Photograph by IBRoomba
A swarm of seven Roombas, each with a differently colored LED on top. The roombas are operating at the same time. This is part of a “Roomba Art” picture series produced by Tobias Baumgartner, Marcus Brandenburger, Tom Kamphans, Alexander Kroeller, and Christiane Schmidt of the IBR Algorithm Group and Braunschweig University of Technology.
Photograph by Alexander Kachkaev
“Light trail left by iRobot Roomba during its first 30 minutes of cleaning. The wall on the right is illuminated by a LED on Roomba’s base, a place where the robot parks to charge its battery after finishing.” – Alexander Kachkaev
Designed by Hilden & Diaz, Forms in Nature is a light sculpture/chandelier that transforms its surrounding space into a spooky forest made from shadows. As the duo explain:
“Using a simple action, such as intensifying the brightness at the center of the artwork, the light transforms the space and adds character… The light sculpture is partly inspired by Ernst Haeckel’s (1834-1919) detailed plots from nature and is a further development of Hilden & Diaz’s fascination with mirrorings, as they have previously applied in other artworks.
The forest is mirrored around it’s horizontal central axis and forms a circle 360 degrees around the light source and thereby leads one onto the notion of a real world versus an underworld. Interestingly, the roots are those elements of the forest that are the most visible. Thereby the sculpture is not only mirrored, but also turned upside down… As the intensity of the light source increases, the room changes and the space slowly becomes more and more fascinating and unheimlich.
Mirrorings are thrown out upon the walls and ceilings and provide weak Rorschach-like hints of faces, life and flow of consciousness. Diming the lights transforms the installation and one senses a weak fire burning deep in the center of the forest.”
Hilden & Diaz is collaboration between the artists Thyra Hilden (1972, DK) and Pio Diaz, (1973, AR). In 2005, the two artists founded the partnership. Hilden came from exploring existential ambiguity in her photographs and video installations and Diaz worked with political and social critique through interventions in public space. Their artworks have several overlapping branches: technology, cognition, psychology, history and most central nature. This palette of subjects, always seems to interlink through the core of their work.
[Hilden & Diaz via My Modern Met]
In this capture by photographer Archie Campbell, we see his sister’s silhouette in a plant. The technique is known asmultiple exposure, in this case it’s a double exposure (since it’s composed of two photographs). Posted earlier this week to Flickr, the image has amassed a staggering 1.14 million views thanks to a front page on Reddit.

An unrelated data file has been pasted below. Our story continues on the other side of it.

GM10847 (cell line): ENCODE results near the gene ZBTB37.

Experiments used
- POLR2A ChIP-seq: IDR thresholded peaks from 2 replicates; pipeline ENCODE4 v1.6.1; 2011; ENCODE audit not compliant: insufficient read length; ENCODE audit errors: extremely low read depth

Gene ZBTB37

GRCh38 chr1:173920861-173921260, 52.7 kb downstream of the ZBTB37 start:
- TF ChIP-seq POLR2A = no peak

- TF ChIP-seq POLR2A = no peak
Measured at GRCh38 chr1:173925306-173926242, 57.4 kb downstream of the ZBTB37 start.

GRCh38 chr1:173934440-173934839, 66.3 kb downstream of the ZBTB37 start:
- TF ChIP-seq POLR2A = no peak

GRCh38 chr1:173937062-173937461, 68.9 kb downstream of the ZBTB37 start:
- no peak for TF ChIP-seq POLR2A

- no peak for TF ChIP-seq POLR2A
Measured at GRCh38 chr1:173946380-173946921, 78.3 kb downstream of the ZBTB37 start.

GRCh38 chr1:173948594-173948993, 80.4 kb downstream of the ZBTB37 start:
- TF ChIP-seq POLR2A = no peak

Via Archie Cambell twistetstifter
May 15, 2013 · Photography
Artist Sonia Rentsch created the photo series ‘Harm Less’ that consists entirely of weaponry made out of only organic materials. The series of sculptures was created by Rentsch for January Biannual, a periodical dedicated to ‘beauty, intelligence and timelessness.’ Once she had constructed the handguns, hand-grenade and bullets, she got the help of photographer Albert Comper to actually take the photos themselves. The short series makes a subtle – yet powerful – statement about violence, weapons and gun culture.
An Affordable Wardrobe
It’s well known I do love my RayBans, but they can get heavy on the face when the weather turns hot. Enter the other classic essential sunglasses, the aviator, or as American Optical calls them, the “original pilot”.The glasses are sturdy and tough, but feather light to wear.
The lenses, which are glass, not only block harmful rays but also heat. Colors remain true to sight through them.They do have logos, but they are so small as to be nearly invisible. A simple “AO” on the arms, tiny, and a tiny “AO” printed on one lens is all. Bayonet style temples seal the deal for me, but the do come in standard style and also wrap around wire. Just like Randolphs.
Check it out at Yoshi´s Contemporary Art Gallery
Food Photographer Beth Galton and Food Stylist Charlotte Omnès collaborated for the series ‘Cut Food’. We can’t decide if looking at the pictures makes us sick or hungry but it is definetely a fun idea to provide a peek at food in a way that defies gravity- slicing it right down the middle in whatever container it’s normally found in. The two got the idea for the series after a commissioned job that had them cutting a burrito in half for a photo shoot.
All images © Beth Galton
(c.) yatzer.com, Theron Humphrey’s Maddie On Things
(c.) Helmut Newton Foundation